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By March 7, 2023March 1st, 2024No Comments

Women Leading the Way: Celebrating Meghalaya's Women in Tourism

As the world prepares to celebrate International Women’s Day, this state is brimming with excitement to recognize and empower the fierce and fabulous ladies of the region. Meghalaya Tourism is leading the charge by promoting the strong and independent women who are driving the state’s entrepreneurial and tourism-related activities. Thus, let us take a minute to recognize Meghalaya’s women and their incredible contributions to society!

These women all provide curated experiences where you can understand and get a first-hand experience of how they perform their unique practices, such as black pottery manufacturing, baking pusaw or rice cakes, and cultivating Lakadong turmeric. Some of these experiences include:

The art of making black pottery

Black pottery is the art of creating pottery, or Khiew-Ranei as it is known in the native language, with black clay combined with serpentine stone. They are created using traditional processes handed down from generation to generation. This type of pottery is distinctive not just because of what is used to produce it but also because of how it is formed, which contributes to why these pots are so different and beautiful.

LOCATION: Larnai, West Jaintia Hills

Experience Package Price: 500 INR/- per person.


Roilin Pyrtuh: Roilin Pyrtyuh is a dedicated and independent woman who has taken it upon herself to carry on the age-old technique of creating black pottery. She had learnt to make black pottery from her mother, who had learned it from her mother before her, and so on. Roilin’s family is one of the few remaining families in her region that practise this craft without the aid of any heavy machinery. The different pots and utensils which Miss Roilin has crafted with her bare hands are one of a kind and unique.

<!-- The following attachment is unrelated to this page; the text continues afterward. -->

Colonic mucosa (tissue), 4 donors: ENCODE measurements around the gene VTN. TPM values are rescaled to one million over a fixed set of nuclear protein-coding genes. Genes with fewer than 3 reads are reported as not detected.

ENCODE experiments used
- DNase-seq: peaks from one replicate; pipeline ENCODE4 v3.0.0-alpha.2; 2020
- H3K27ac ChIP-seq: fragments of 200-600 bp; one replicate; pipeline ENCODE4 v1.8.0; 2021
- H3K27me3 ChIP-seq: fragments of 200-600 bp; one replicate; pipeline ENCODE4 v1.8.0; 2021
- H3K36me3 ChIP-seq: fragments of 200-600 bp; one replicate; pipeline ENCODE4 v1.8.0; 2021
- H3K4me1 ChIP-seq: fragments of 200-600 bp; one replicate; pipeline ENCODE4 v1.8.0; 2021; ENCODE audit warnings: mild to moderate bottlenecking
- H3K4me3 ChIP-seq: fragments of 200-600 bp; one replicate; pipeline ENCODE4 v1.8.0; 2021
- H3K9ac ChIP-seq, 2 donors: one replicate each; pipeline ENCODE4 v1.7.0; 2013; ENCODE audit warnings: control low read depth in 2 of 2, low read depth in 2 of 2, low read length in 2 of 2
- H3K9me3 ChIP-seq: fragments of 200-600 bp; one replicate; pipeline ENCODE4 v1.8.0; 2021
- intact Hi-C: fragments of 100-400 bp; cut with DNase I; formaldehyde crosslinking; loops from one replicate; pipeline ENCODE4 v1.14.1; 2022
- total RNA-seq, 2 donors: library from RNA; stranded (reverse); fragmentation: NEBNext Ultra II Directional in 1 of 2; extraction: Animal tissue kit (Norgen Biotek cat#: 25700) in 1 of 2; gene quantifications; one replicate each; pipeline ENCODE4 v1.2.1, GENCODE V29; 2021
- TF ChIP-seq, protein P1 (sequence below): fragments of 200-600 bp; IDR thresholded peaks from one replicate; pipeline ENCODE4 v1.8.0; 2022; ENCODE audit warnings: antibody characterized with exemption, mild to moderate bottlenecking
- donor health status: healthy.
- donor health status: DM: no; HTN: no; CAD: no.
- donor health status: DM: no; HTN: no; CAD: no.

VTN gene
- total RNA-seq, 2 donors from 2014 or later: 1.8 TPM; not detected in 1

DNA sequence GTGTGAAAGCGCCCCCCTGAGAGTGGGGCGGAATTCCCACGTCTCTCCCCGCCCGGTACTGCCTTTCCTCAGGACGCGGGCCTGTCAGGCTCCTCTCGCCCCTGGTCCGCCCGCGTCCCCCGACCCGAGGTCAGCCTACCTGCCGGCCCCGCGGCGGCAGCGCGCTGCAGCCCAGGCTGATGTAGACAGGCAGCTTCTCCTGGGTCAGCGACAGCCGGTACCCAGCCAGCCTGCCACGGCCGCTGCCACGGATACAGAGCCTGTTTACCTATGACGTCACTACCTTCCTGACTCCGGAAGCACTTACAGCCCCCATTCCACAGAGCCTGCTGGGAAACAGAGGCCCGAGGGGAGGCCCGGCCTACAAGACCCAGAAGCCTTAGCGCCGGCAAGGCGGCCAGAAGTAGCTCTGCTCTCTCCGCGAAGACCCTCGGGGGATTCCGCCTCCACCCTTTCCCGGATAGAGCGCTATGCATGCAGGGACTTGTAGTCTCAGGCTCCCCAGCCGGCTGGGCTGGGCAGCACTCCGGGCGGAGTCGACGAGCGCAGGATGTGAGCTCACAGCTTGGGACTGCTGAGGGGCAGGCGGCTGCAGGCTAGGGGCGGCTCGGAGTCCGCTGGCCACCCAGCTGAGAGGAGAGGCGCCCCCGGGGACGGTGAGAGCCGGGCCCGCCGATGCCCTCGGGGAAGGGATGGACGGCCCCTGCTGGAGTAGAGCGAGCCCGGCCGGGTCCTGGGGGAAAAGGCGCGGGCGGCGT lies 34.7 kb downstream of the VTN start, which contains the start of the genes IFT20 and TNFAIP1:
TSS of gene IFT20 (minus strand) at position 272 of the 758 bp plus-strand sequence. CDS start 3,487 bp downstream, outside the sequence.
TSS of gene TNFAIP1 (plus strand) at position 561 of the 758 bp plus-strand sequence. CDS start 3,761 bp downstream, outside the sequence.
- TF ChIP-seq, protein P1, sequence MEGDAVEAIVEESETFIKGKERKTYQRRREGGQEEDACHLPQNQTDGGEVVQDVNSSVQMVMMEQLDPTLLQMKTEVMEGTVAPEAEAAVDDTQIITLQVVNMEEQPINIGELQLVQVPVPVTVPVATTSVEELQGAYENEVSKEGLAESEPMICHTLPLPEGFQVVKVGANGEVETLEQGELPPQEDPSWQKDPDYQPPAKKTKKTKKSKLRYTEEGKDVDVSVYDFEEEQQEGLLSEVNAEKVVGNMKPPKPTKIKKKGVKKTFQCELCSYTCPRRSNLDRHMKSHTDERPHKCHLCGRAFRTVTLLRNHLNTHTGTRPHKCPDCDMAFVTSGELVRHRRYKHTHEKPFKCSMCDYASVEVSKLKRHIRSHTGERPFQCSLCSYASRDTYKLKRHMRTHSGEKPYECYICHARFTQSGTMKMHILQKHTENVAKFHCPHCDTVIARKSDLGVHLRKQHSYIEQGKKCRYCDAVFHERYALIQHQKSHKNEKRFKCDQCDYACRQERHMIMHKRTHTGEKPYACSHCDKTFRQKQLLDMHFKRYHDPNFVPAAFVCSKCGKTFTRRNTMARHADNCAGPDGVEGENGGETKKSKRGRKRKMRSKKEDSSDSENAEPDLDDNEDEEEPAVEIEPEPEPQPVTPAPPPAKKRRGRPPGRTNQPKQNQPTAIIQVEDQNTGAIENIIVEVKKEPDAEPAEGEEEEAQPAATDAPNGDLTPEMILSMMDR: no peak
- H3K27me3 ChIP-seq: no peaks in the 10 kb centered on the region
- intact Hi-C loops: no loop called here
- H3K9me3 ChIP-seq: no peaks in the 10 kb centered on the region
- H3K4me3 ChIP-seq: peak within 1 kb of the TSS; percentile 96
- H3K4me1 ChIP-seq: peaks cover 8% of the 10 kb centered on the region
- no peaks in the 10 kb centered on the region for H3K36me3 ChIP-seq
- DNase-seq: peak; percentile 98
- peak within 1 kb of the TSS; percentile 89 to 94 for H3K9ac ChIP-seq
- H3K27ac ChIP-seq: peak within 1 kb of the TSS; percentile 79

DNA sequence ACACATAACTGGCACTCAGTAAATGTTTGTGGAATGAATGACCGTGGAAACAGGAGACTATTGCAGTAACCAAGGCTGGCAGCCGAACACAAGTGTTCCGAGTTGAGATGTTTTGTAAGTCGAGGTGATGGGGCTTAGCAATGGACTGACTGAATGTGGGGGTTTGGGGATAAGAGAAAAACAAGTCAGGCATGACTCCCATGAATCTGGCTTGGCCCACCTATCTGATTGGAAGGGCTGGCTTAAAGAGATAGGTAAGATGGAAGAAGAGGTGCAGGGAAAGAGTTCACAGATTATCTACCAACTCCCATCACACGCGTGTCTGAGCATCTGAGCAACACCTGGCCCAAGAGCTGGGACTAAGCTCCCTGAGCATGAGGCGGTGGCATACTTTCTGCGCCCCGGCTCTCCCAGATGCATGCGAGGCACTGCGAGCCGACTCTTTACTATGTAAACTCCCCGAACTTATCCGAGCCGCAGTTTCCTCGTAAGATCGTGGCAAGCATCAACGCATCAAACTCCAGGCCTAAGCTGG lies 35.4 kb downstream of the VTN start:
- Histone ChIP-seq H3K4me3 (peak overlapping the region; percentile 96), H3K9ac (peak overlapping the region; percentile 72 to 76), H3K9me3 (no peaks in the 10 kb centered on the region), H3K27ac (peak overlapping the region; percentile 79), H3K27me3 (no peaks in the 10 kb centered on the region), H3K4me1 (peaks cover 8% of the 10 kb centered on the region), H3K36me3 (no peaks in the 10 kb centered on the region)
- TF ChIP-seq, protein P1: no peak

Contact details
Phone number: +91 8798843643

Baking Pusaw

Pusaw is a popular Khasi traditional dish, particularly in the South West Khasi Hills Area. It is produced with unpolished local rice that is abundantly accessible in the state. The village of Mawranglang, where this experience is hosted, boasts a wonderful perspective on the practice of baking pusaw, with a beautiful and scenic setting as its backdrop.

Location: Mawranglang, South West Khasi Hills

Experience Package Price: 1,000 INR/- per group (amount negotiable according to the number of people in the group)


Iwandahun Nongrem: Iwandahun Nongrem, who is pursuing a bachelor’s degree in English, is the third born of eight children in Mawranglang village, South West Khasi Hills District. For six years, she has been producing pusaw with her family. Since Pusaw is their family’s main source of income, she has been helping her parents and at the same time, practising her baking for a considerable amount of time.

Contact Details
Phone no: 9863074568

Lakadong Turmeric Farming